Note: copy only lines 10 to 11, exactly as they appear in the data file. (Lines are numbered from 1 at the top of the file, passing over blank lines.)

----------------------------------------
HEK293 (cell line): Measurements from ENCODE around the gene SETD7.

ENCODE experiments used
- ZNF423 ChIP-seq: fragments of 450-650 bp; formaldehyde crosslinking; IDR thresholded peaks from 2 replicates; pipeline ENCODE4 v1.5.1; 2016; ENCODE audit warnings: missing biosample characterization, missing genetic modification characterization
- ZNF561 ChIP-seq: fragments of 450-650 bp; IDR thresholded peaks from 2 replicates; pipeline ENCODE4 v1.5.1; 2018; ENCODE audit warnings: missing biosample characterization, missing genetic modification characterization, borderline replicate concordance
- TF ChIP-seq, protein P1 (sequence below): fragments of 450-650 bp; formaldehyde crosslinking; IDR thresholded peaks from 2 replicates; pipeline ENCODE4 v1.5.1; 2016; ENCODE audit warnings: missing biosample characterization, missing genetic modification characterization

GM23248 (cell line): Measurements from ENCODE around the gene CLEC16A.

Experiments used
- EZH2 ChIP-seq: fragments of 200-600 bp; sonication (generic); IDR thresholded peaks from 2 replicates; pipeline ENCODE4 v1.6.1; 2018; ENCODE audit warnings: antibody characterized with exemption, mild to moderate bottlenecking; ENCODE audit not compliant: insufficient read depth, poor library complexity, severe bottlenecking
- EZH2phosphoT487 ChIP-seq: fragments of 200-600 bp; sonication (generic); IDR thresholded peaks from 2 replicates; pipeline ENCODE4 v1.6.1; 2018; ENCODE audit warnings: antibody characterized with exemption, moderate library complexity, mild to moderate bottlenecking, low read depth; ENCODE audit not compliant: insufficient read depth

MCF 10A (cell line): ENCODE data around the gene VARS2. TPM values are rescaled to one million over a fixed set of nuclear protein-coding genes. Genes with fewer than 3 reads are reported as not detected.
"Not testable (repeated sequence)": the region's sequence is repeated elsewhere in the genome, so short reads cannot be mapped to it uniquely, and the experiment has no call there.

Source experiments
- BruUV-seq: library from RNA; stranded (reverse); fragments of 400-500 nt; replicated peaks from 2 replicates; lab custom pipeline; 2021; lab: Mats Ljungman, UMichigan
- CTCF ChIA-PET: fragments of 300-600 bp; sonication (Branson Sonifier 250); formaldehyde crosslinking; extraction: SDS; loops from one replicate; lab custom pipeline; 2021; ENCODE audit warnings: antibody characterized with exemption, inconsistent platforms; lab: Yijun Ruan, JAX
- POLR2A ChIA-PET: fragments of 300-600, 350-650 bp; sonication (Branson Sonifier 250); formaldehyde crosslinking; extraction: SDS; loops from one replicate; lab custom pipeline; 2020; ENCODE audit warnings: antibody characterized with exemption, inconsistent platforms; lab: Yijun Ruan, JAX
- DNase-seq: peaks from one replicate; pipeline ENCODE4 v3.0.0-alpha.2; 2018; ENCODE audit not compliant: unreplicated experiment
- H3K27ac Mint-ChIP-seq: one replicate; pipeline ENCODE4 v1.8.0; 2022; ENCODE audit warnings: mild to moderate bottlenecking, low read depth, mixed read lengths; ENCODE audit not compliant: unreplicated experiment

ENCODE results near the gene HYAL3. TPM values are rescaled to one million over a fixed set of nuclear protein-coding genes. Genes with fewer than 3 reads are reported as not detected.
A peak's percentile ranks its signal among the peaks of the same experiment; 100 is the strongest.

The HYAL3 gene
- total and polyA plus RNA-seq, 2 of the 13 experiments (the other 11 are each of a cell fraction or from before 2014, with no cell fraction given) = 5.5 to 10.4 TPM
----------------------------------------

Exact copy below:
MCF 10A (cell line): ENCODE data around the gene VARS2. TPM values are rescaled to one million over a fixed set of nuclear protein-coding genes. Genes with fewer than 3 reads are reported as not detected.
"Not testable (repeated sequence)": the region's sequence is repeated elsewhere in the genome, so short reads cannot be mapped to it uniquely, and the experiment has no call there.